[ The following letter from Iraq first appeared on www.tomdispatch.com, a weblog of the Nation Institute, which offers a steady flow of alternate sources, news and opinion from Tom Engelhardt, a long time editor in publishing, the author of The End of Victory Culture, and a fellow of the Nation Institute. Dr. David Hilfiker is part of a delegation from the peace group Voices in the Wilderness. He is the author of two books — Healing the Wounds and Not All of Us Are Saints — and of the primer, Urban Injustice, How Ghettos Happen.]
As part of a small peace delegation visiting Iraq, I recently went to the village of Qurnah, which lies at the confluence of the Tigris and Euphrates Rivers, the “birthplace of civilization,” if I remember high school world history. By the time they reach Qurnah, the Tigris and the Euphrates have run through most of the populated regions in Iraq. Twelve years after the Gulf War and the imposition of economic sanctions, sewage treatment facilities are in such a state of disrepair that 500,000 tons of raw sewage are dumped into the waterways of Iraq everyday. Much of that passes by Qurnah.
The intake for the small water treatment plant in Qurnah lies in the Tigris River, just above the confluence. When the contaminated water is brought into the holding tanks, it is first mixed with aluminum sulfate, which helps agglutinate the particulate matter so that it can settle out into a sludge at the bottom of the tank. Unlike at similar plants we visited, there usually is enough aluminum sulfate for this first step. When there isn’t, the local engineer just hopes enough particulate matter will settle out anyway. The machine that cleans the sludge from the bottom of the tanks has been broken for a number of years, so the contaminants can never be completely removed. Chlorine, fortunately usually available at this plant, is then added to the water, which is pumped into large sand and gravel filters. Due to an acute funding shortage, however, the filters haven’t been changed in years. Inside the treatment plant itself, the pumps and pipes were old and rusted, with water squirting out everywhere.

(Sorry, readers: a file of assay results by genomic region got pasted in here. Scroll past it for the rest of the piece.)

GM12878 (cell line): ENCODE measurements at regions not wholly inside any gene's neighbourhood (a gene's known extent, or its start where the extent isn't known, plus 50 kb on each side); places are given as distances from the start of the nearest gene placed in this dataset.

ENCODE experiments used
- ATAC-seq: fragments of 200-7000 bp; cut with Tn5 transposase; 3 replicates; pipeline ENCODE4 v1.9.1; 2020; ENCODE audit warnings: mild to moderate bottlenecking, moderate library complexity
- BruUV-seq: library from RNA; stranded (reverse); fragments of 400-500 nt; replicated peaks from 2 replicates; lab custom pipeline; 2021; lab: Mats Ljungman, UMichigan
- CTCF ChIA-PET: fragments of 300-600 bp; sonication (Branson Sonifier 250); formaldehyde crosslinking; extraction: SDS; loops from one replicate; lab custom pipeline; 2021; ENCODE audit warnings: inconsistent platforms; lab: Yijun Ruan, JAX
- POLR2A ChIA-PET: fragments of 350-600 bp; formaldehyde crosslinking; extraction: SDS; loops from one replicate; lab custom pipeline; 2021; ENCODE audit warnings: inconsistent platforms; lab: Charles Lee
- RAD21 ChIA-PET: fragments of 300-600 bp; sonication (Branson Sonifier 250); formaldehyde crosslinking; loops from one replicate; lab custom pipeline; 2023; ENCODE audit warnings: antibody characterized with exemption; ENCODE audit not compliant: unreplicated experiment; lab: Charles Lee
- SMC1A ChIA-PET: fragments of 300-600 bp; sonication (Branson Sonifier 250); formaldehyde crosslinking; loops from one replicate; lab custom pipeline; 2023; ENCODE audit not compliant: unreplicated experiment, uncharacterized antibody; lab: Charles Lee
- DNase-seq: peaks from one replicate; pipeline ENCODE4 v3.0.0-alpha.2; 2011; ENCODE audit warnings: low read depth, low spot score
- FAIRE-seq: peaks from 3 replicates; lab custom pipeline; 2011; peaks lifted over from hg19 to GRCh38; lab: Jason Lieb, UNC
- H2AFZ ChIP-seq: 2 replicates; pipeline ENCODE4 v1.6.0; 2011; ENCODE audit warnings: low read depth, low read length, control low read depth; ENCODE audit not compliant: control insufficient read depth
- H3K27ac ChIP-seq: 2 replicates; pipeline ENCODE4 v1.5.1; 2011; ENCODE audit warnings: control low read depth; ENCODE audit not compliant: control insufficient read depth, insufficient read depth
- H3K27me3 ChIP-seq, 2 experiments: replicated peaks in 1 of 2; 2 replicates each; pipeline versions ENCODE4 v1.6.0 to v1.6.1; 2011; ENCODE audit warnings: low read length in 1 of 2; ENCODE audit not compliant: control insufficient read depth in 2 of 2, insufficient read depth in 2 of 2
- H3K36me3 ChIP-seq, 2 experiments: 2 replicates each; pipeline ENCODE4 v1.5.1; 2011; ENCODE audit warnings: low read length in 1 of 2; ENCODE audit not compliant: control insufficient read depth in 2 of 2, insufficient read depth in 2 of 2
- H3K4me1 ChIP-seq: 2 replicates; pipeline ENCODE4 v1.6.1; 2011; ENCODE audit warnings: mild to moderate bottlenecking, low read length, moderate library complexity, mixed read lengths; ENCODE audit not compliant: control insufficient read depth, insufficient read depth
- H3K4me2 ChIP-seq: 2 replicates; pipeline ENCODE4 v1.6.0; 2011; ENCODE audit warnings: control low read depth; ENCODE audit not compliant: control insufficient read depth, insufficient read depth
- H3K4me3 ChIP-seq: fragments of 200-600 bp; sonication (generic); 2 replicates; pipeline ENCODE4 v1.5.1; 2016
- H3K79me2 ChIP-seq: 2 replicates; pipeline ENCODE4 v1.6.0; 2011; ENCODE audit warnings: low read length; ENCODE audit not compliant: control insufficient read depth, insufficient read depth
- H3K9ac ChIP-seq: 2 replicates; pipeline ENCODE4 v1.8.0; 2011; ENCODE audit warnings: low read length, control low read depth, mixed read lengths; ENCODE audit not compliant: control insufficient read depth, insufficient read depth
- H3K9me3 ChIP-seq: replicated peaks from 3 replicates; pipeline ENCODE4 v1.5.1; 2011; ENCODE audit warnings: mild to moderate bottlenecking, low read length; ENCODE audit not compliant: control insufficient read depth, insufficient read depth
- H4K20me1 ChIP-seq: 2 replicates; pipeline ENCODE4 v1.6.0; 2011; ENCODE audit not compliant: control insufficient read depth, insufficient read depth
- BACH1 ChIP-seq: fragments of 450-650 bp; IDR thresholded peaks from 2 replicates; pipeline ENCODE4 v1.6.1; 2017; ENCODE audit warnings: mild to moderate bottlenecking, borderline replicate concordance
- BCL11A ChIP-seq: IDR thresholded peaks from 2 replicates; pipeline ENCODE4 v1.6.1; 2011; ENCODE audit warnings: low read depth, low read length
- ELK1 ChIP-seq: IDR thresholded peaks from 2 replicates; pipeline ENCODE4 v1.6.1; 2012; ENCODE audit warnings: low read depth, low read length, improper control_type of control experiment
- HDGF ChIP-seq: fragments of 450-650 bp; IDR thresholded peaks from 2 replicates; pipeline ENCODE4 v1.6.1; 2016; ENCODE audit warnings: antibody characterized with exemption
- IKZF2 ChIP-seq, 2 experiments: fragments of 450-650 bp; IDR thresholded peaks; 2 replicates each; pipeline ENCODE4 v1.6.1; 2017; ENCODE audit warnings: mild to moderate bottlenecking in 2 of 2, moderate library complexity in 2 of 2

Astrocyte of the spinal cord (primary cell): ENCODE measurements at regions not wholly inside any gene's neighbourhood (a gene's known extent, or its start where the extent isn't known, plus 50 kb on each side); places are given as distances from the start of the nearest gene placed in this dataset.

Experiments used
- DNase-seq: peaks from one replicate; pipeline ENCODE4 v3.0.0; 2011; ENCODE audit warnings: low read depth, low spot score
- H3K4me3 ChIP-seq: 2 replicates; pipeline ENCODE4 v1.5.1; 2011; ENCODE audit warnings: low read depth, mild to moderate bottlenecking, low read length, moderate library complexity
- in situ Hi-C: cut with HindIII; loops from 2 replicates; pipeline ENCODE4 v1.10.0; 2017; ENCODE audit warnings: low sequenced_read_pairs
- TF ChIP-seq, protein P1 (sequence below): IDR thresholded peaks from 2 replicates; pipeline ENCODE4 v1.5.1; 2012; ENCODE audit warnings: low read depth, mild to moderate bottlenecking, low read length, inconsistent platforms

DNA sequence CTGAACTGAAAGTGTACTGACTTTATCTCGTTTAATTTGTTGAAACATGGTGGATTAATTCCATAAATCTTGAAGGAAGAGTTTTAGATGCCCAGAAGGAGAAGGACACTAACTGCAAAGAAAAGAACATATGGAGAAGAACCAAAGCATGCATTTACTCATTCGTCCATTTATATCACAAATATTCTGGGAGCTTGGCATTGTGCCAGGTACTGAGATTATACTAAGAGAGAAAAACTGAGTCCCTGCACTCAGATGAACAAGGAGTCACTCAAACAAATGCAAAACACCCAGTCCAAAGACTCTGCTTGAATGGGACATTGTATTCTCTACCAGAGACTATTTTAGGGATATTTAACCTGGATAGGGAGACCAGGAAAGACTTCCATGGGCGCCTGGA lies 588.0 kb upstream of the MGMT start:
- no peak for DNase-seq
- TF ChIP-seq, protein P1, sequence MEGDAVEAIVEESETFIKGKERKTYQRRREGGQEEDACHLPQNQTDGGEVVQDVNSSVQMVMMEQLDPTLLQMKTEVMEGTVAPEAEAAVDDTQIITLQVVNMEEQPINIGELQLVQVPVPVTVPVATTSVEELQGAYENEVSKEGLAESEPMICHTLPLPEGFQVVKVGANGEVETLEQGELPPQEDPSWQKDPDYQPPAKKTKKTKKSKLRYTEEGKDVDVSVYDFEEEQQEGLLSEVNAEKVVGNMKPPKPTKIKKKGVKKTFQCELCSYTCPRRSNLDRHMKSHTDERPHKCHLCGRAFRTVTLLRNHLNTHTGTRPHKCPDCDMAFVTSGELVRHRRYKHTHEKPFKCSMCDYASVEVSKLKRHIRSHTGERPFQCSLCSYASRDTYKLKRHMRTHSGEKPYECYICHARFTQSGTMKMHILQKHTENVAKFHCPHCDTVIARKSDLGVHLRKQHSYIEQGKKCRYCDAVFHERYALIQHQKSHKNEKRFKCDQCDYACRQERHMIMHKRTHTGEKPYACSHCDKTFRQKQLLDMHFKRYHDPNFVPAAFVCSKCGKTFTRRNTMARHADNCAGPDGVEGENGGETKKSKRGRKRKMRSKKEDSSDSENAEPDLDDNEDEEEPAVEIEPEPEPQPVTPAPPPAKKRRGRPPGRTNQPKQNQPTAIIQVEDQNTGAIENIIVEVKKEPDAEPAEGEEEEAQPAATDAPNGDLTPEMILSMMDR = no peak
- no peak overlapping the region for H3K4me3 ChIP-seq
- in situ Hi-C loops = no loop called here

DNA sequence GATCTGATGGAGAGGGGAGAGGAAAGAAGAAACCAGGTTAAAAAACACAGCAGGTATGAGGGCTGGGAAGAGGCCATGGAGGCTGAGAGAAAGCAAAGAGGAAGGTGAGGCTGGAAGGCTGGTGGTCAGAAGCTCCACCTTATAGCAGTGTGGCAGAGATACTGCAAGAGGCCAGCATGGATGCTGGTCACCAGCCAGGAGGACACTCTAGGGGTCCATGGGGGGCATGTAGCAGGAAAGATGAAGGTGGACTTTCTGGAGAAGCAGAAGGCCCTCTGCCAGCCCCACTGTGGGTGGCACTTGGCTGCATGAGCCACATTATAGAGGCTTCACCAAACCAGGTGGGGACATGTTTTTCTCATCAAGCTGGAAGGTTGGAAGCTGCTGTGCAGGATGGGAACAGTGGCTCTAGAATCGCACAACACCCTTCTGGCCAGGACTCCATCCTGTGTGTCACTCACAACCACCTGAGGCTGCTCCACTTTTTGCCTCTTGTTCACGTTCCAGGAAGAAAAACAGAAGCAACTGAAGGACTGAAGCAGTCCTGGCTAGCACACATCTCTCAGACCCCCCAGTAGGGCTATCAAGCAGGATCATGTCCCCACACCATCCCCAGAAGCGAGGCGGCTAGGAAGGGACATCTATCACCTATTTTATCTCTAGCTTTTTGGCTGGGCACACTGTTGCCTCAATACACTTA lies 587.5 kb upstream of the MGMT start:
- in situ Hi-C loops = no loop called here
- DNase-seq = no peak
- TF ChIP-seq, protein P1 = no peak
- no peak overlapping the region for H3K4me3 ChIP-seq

After treatment the water is ordinarily pumped into water towers, which not only store it but should also create a constant water pressure so that it can be distributed to homes, schools and businesses in the area. Like most of the water towers we saw, however, this one in Qurnah is inoperable, so the village depends upon old, creaking pumps in the water treatment plant to create the necessary water pressure.
Unfortunately, as electricity is cut off for at least several hours a day, there is not enough electricity in Iraq for a constant supply of water.
Once the electricity comes back on, it takes about an equal amount of time to build up enough pressure to start the water moving adequately through the pipes again. During the downtime, sedimentation occurs in the pipes throughout the system leading to cracks and leaks. (Most plants have back-up electrical generators for such power outs, but over 70% of these generators are broken and cannot be fixed because of the economic sanctions.)
UNICEF reported in February of 2002 that, in the city of Baghdad, “the long-duration of power cuts caused severe damage to the piping network resulting in 18,000 Å breaks during the 1990 – 97 period compared to 18 during 1985 – 1990” — that is, before the Gulf War. When the power is off and the water pressure absent from the pipes, contaminated water from the surrounding groundwater seeps into the system.
This damage to the public health infrastructure is a direct result of the Gulf War and the subsequent sanctions imposed on Iraq. During the war, water treatment plants were bombed and virtually all electrical power stations were targeted. The complete embargo on trade imposed after the August 1990 Iraqi invasion of Kuwait lasted, for practical purposes, until March of 1997 when goods finally started arriving under the Oil-for-Food Program (OFFP), during which time virtually nothing that broke could be repaired. The OFFP was supposed to bring humanitarian equipment and supplies to the country, but as Joy Gordon has written in Harper’s Magazine, the reality has been very different. Often citing “dual use” concerns (that goods meant for humanitarian projects could be diverted to the military) the US representative to the UN committee in charge of sanctions has consistently blocked or delayed needed equipment. Almost anything can be dual-use, of course. “Truck tires, respirator masks, bulldozers, and pipes have all been blocked or delayed at different times,” writes Gordon.